held for 39 minutes. The next pump change took 56 minutes and lasted only 9 minutes, the last one took only 40 minutes to fix - and then the car finally retired with engine failure.
The September 1977 Tourist Trophy at Silverstone was a decent outing as both Broadspeed XJ12Cs filled the front
row of the starting grid and Schenken led from Rouse at the start. The Jaguars had to pit for fuel twice this race while their big competitor, the Alpina team, only had to stop once
, not surprising when comparing a big V12 against a 3.5 litre straight six. Therefore, the big cats had to create a gap big enough to win, but the Alpina BMW managed to stay in
touch. When Schenken spun in the drizzle, Quester was second and started to attack Rouse. He managed to pass and after the first Jaguar pit stop Fitzpatrick retired with a
broken rear driveshaft. Bell took over from Rouse, Walkinshaw from Quester and Bell took the lead again, its lead growing when the BMW ran into temporary brake
trouble. The Jaguar had to stop again for fuel, and Rouse charged off in search of the now leading BMW. He closed the gap to 10 seconds before he spun into retirement only 9
laps from the end; he was classified as finishing fourth.
, Belguim, marked the last appearance of the Broadspeed prepared Jaguars, even though the ETCC season hadn't ended. After running
second and fourth in the early stages, the two Jaguars were both back in the paddock after an hour and a half. Fitzpatrick/Schenken, had been in
the lead then dropped to second and finally were out with a dropped valve. Rouse and Bell retired with gearbox woes.
Leyland pulls the pin
The Broadspeed Jaguar XJ12C was a sadly infuriating what-if? In hindsight, it was unfortunate that British Leyland denied the team a third
season's competition. With the XJ12Cs fully developed and equipped with the dry-sump engine it seemed likely that the Coupes could have
been race winners and there is no doubt that during 1976-77 the car was much quicker than its BMW CSL competition. But the CSL by then was a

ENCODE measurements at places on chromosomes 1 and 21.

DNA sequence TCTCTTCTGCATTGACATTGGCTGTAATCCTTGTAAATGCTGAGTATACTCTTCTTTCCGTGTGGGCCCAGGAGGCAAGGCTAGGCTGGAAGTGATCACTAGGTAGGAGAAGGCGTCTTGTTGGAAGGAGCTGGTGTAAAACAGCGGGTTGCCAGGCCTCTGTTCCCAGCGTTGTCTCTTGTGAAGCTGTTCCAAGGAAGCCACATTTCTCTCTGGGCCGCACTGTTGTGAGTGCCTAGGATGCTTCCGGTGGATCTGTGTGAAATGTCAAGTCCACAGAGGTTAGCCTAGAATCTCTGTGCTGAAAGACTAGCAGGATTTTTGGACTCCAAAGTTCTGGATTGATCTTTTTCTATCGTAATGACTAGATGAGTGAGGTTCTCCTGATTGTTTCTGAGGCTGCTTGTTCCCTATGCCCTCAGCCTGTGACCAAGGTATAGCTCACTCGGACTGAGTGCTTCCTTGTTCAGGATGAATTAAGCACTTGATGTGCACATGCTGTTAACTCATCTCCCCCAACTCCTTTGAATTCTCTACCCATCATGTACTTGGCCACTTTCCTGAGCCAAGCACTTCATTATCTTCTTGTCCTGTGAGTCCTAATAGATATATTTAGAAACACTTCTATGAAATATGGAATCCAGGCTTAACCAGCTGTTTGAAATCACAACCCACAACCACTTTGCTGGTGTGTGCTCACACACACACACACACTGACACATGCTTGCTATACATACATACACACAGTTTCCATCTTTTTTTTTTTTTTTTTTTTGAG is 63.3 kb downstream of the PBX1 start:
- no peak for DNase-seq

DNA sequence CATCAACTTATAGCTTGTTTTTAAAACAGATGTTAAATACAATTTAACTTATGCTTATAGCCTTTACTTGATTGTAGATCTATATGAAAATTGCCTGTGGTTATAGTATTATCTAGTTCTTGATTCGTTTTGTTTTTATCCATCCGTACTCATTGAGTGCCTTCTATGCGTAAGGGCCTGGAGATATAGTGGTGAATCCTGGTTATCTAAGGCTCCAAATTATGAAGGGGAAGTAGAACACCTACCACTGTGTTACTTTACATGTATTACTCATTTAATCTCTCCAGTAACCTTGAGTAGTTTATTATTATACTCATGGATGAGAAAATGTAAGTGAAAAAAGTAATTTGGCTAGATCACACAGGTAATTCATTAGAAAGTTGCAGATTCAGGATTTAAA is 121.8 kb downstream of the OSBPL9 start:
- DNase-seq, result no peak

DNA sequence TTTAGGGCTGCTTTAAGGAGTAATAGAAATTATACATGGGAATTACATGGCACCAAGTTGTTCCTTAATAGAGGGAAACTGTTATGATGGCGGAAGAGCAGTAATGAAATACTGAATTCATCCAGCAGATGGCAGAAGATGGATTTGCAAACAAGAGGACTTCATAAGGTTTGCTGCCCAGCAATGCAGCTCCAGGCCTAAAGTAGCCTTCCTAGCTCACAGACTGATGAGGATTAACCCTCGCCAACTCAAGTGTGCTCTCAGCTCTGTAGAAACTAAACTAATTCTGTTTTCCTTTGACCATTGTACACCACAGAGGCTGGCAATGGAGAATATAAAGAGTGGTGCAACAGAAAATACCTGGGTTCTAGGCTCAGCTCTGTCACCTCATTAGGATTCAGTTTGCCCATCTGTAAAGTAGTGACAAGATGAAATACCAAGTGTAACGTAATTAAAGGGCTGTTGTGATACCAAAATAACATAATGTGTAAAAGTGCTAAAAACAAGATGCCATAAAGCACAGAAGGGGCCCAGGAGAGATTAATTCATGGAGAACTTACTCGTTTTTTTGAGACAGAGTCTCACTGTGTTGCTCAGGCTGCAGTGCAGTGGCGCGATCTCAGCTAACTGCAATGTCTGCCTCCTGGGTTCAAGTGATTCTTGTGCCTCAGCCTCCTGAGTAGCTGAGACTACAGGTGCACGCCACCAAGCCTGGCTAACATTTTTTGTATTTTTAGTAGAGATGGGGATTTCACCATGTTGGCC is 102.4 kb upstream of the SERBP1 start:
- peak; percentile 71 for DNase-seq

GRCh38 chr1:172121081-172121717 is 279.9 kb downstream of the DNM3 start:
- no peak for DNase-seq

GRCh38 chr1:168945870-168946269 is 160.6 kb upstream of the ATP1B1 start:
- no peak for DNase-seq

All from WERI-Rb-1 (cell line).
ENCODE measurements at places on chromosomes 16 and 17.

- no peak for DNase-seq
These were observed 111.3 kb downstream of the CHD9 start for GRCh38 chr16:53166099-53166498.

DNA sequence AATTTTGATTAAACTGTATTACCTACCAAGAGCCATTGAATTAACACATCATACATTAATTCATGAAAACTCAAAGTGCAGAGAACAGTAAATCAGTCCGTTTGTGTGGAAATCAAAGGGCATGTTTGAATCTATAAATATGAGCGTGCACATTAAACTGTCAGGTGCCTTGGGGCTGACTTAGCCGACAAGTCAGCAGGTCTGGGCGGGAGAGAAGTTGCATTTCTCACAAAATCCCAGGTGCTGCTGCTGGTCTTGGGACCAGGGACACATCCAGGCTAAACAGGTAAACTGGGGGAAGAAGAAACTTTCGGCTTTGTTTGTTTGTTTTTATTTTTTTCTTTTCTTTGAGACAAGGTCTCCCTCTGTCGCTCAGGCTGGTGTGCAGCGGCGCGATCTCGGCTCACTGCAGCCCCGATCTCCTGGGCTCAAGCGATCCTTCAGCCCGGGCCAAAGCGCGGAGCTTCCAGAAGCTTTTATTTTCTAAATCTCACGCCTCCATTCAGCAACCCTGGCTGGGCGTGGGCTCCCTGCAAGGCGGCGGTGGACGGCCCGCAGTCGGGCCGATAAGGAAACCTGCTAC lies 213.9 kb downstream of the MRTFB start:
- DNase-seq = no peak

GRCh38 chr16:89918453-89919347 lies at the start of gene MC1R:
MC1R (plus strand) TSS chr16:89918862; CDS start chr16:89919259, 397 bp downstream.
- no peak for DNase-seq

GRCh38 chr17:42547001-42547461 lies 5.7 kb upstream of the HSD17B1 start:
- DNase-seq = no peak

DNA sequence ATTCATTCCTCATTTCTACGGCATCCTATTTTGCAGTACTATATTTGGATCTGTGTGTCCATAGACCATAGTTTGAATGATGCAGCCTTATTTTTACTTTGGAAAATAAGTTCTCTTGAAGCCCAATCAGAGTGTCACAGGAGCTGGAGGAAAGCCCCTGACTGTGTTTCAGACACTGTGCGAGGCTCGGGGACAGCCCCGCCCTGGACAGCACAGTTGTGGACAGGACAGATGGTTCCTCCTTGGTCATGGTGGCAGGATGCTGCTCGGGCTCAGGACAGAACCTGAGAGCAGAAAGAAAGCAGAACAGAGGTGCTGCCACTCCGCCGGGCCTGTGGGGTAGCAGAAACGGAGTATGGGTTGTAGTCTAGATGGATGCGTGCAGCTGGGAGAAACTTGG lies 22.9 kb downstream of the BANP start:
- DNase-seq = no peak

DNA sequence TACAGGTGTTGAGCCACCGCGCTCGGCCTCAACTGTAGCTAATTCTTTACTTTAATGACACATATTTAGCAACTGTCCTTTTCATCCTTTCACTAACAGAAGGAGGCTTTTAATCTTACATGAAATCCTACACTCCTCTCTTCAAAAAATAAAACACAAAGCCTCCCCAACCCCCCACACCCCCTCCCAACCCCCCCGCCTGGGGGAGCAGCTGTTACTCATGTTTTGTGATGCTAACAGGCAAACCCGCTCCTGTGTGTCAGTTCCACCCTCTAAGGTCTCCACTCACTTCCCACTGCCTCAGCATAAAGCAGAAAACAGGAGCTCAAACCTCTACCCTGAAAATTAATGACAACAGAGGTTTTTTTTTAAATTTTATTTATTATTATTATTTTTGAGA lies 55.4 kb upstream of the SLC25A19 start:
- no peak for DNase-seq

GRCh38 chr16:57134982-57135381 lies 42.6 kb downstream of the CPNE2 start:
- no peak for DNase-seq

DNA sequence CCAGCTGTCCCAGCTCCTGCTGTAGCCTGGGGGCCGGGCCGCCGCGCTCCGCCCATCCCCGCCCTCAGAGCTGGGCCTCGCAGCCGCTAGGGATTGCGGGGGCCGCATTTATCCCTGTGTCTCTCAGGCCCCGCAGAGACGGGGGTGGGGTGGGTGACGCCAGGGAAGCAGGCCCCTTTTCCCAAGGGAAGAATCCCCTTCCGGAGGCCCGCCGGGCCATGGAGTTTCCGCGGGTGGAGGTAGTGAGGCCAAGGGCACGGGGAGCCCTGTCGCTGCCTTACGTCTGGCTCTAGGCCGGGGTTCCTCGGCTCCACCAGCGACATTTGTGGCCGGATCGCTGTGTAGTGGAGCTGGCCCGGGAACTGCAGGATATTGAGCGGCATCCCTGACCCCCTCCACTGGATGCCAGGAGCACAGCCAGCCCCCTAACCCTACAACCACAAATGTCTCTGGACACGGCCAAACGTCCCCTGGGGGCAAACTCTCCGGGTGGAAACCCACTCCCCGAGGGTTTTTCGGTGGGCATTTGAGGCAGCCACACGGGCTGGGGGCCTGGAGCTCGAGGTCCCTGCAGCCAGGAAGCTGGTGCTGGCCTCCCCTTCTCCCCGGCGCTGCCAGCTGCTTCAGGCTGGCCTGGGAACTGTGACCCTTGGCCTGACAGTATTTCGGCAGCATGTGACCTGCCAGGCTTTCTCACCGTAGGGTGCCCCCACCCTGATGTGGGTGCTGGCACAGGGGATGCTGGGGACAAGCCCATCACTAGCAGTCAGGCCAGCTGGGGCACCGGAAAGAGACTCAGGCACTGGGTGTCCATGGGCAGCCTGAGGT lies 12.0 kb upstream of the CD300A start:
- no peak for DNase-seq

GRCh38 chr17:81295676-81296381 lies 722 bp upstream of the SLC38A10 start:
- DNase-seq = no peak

race-proven commodity with reliability the Jaguar could only dream of.
Derek Bell probably summed it up best in an Autosport interview when he stated “I enjoyed the cars, and they could have been very good, if
they had persevered a little longer.”
British Leyland pulled the plug on the operation and the Broadspeed XJ12C roared no more, at least at an official level. The cars were sold to
privateers and collectors, and saw success in more colloquial championships, ironically with most of the reliability problems ironed out.
Links to interesting Broadspeed Jaguar XJC material
Broadspeed XJ12C photo album
Broadspeed XJ12C April 2010 (Movie): This 1977 Broadspeed XJ12C (BEL JC 004) had been purchased in 1997 by Peter Sloss of Just Jags in Sydney
Australia . In this video the car was being farewelled by local Jaguar enthusiasts as it was being prepared to be shipped back to England, where it
had been sold. Turn up your speakers and enjoy the sound.
Broadspeed XJ12C April 2010: As above but a slideshow version
Broadspeed XJ12C 2013 The same car as above, back in England and for sale at JD Classics
Broadspeed XJ12C 2010 Goodwood. The restored (perhaps over-restored) original 1976 race car
Broadspeed XJ12C On the track with the Big Cat. Turn up your speakers and enjoy the sound
Broadspeed XJ12C 2015: Circuit Barcelona-Catalunya